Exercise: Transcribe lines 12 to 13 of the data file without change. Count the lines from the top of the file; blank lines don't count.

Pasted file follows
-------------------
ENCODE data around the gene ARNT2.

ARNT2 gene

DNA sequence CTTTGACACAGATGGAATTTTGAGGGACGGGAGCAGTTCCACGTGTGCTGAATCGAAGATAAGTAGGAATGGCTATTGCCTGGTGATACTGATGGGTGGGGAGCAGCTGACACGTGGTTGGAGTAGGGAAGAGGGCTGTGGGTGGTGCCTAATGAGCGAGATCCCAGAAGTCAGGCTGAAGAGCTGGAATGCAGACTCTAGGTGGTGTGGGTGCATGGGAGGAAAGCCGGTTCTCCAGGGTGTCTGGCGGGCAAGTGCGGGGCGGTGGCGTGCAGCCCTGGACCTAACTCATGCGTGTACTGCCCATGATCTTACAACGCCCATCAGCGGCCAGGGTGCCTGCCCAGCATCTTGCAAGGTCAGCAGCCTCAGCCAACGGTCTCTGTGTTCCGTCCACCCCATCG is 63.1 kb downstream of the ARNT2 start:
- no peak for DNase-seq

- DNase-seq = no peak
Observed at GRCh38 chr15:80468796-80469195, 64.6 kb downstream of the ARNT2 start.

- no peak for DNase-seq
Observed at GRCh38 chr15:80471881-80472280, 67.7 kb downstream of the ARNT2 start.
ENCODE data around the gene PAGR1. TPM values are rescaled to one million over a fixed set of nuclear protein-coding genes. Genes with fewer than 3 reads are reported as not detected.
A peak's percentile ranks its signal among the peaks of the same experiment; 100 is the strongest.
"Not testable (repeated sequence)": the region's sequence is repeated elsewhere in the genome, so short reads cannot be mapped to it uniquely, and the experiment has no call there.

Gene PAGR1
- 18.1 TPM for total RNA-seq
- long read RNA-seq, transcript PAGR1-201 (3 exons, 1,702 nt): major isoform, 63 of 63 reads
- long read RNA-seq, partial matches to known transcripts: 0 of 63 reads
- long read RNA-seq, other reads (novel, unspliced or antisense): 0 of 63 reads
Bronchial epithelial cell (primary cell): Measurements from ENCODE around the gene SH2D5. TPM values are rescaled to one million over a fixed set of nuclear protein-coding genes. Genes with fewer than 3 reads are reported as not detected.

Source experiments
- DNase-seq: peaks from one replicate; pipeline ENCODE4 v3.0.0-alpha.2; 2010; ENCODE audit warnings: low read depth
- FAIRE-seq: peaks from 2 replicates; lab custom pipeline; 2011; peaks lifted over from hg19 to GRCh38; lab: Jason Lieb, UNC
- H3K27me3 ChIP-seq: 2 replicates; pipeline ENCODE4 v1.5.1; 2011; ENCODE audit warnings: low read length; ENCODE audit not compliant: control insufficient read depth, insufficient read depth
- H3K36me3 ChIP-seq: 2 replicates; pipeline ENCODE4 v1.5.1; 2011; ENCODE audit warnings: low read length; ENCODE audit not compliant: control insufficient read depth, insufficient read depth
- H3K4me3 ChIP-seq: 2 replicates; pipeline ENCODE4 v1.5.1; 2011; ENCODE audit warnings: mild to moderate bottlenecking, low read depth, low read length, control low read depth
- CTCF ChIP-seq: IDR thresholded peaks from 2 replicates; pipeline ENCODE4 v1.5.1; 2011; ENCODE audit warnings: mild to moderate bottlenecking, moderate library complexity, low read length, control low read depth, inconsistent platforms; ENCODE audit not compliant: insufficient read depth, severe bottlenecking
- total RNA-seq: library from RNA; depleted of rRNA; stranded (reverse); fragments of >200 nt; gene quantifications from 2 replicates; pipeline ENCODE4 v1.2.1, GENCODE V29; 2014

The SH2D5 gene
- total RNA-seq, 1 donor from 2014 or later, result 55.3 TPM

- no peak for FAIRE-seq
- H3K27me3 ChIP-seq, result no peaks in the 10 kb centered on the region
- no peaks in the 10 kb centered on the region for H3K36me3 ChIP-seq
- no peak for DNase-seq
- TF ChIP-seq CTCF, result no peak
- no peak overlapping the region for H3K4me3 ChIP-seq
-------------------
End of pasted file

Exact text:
Gene PAGR1
- 18.1 TPM for total RNA-seq